The Chinese Type 69 Tank Description
For close encounters a 12.7mm AA MG, with 500 rounds stored, was mounted on the turret roof in front of the loader’s cupola and a 7.62mm coaxial machine gun with 3000 rounds stored.
The standard vehicle armour is steel on the turret and hull. The front armour on the turret is 202mm and 100mm on the front armour of the hull. Wheels and tracks are protected by rubber hull skirts. It also has a standard NBC system.
The vehicle has a standard four man crew. The driver sits on the left in the hull, while the rest are in the turret. The loader is positioned on the right of the turret & cannon, the gunner and tank commander sit on the left with the gunner sitting in front of the commander. The driver’s hatch has three periscope vision blocks and the centre vision block can be removed and replaced with a low-light periscope with a 50m range. both the gunner and commander sights both have low-light night vision sights with up to 800m range.
The Type 69 Photo Gallery
The Chinese Type 69 Tank Specifications
Firepower: 100mm rifled Main Gun, 7.62mm Coaxial MG and 12.7mm MG
Length Gun Forward: 8.85m
Length Hull: 6.24m
Weight: 36.7 tonne (Combat)
Engine: 580hp V-12 Type 12150L-7BW Diesel
Top Road Speed: 50 km/h
Operational Range: 420+km
Vertical Obstacle: 0.8m
Side Slope: 40%
The Chinese Type 69 Iraqi Service
The Type 69-II was a highly successful export vehicle due to its low cost and ease of use. It’s biggest user was Iraq, with an estimated purchase of 1500 Type 59’s and Type 69-II. They were deployed (by both sides) in the 1980-88 Iran-Iraq war and then by Iraq in the Gulf War where it appeared inferior to the more modern British Challenger 1 and American M1-A1 Abrams. Though there were some T-54/55’s serving in Iraq, they are commonly miss identified and are actually Type 69-QM’s. The T-55 has only one headlight located on the right side of the hull front, while the Type 69 has two headlights mounted on the track wings.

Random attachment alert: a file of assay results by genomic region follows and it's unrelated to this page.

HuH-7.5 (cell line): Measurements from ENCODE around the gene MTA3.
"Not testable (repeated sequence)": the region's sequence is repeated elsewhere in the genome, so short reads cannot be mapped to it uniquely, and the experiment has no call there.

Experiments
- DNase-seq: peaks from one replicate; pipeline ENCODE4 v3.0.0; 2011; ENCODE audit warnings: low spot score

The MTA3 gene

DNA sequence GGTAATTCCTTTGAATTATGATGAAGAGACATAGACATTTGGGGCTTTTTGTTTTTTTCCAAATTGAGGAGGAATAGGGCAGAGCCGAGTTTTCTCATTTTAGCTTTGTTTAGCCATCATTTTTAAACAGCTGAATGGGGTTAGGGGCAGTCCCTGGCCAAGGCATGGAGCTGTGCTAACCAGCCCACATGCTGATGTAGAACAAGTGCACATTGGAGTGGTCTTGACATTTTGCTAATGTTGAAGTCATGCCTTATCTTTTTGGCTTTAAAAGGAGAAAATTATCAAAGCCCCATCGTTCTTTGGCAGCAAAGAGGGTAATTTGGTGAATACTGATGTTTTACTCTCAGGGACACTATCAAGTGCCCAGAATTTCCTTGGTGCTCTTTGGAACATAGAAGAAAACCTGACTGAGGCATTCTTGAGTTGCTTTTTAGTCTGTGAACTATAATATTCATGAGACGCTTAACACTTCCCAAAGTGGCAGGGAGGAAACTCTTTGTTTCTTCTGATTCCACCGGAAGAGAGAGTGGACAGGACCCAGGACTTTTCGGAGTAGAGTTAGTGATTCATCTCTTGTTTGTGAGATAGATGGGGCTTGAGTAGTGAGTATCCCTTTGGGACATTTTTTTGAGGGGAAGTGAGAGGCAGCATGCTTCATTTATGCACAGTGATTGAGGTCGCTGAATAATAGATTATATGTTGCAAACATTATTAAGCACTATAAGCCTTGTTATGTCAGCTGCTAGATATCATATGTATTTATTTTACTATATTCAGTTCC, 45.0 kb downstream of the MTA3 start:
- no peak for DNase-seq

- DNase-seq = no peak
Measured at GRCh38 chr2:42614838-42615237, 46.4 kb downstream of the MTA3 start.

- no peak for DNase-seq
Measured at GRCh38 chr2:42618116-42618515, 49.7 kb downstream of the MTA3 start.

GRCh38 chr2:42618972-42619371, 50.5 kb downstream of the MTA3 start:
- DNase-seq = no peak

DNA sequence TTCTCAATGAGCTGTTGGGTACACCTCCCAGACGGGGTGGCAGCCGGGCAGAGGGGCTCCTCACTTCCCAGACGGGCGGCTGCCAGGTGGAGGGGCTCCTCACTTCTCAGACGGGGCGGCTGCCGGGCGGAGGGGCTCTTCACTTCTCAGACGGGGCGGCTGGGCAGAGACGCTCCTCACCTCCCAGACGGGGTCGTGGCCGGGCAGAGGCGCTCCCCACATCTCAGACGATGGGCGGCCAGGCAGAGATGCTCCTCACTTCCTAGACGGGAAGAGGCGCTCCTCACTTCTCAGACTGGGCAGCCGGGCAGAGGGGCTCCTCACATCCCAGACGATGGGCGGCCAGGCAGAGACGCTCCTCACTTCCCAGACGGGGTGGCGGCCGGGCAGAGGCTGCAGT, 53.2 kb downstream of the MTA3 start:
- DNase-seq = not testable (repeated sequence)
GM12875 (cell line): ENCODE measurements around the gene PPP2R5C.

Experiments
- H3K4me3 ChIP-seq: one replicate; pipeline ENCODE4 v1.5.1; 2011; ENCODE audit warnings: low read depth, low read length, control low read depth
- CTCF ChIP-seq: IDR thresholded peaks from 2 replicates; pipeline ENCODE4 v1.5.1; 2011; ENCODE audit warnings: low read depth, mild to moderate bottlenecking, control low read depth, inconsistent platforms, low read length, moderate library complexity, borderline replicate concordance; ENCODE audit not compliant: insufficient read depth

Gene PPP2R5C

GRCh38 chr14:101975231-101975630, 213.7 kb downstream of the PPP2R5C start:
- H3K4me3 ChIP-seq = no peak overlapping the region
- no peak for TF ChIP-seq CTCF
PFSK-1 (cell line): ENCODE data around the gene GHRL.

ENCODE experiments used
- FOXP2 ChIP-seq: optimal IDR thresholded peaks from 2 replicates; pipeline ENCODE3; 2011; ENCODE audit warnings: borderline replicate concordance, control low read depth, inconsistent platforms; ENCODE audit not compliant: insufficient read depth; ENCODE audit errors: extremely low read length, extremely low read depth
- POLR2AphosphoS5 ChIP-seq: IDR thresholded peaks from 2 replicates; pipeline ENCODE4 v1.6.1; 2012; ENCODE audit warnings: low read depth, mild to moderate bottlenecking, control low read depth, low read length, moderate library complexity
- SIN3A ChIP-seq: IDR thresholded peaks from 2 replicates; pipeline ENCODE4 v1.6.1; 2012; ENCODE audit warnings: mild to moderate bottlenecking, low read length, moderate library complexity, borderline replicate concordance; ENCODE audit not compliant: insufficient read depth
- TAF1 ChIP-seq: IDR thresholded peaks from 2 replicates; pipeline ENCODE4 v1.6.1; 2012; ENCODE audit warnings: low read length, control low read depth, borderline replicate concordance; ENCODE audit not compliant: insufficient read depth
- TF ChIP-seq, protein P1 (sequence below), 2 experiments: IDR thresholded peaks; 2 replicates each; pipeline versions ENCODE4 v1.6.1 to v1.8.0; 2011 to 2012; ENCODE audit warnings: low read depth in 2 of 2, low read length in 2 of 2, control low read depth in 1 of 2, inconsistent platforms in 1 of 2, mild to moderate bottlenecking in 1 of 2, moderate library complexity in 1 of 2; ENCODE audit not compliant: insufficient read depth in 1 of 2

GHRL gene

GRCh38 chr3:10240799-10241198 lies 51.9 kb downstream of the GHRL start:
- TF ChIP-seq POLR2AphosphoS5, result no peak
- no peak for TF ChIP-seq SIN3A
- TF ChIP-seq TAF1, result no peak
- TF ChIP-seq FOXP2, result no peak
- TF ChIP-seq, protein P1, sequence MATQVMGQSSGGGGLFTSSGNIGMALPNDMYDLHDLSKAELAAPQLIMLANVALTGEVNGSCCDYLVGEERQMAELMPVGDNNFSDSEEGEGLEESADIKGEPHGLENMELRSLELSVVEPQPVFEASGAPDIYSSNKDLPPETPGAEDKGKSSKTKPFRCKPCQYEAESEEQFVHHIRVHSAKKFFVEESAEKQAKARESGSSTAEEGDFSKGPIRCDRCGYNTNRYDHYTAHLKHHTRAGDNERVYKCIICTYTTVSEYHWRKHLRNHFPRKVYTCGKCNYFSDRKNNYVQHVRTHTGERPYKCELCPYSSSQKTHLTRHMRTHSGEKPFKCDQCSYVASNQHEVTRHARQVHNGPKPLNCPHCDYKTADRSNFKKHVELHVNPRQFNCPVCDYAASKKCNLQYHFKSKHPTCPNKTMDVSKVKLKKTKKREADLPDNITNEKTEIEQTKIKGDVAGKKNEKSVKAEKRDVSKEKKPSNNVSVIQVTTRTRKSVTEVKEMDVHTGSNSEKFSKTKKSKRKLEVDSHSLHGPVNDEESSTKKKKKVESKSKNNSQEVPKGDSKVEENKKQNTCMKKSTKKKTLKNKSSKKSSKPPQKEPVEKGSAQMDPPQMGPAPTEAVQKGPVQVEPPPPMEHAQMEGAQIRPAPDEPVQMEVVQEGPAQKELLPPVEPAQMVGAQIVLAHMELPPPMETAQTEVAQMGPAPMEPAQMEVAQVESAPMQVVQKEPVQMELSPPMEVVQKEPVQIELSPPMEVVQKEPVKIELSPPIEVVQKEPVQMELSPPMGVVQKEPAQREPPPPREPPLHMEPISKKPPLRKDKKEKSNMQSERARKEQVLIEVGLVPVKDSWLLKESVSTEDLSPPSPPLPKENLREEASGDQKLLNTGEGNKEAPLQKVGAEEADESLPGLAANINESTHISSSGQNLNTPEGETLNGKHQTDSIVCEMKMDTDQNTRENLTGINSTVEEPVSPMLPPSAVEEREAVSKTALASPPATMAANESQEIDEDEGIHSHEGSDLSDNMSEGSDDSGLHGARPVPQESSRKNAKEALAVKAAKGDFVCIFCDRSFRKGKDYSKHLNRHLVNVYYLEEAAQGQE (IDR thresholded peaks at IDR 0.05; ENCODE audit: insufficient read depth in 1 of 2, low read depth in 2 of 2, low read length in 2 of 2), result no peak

Type 69-QM – standard (also known inside the Iraqi Army as T-55B) – Type 69-II configuration but with reinforced frontal steel on the glacis, also featured with an observation mast. Some of them mounted a 160 mm mortar 1986-1988.
Type 69-QM1 – upgraded with standard 105 mm rifled gun and laser range-finder 1984-1988.
Type 69-QM2 – upgraded with Warsaw Pact standard 125 mm/L80 smoothbore gun and laser rangefinder 1986-199
Coalition forces who came up against the T-69’s alleged that the Type 69-QM units fought harder than the elite Republican Guard units, who were equipped with their superior Lion of Babylon tanks (Iraqi built T-72M). In the 2003 invasion of Iraq, a number of Type 69-QM’s scored a small victory over American forces when they were part of the ambush made against and decimating the U.S. Army 507th Maintenance Company at Nasiriyah, until American AH-1 Cobra attack helicopters stepped in and destroyed the Type 69-QM’s. For the most part Type 69-QM’s were generally found to be used as pillar boxes in dug in positions. Following the invasion, all Type 69-QM’s have now been destroyed or scrapped.
The Chinese Type 69 Tank Operators
Currently Albania operates 150+ / Bangladesh 310+ / Iran 200 / Myanmar 60 / Pakistan 250 (licence built) / Thailand 98 / Sri Lanka 20 and Zimbabwe 10 Type 69-II’s.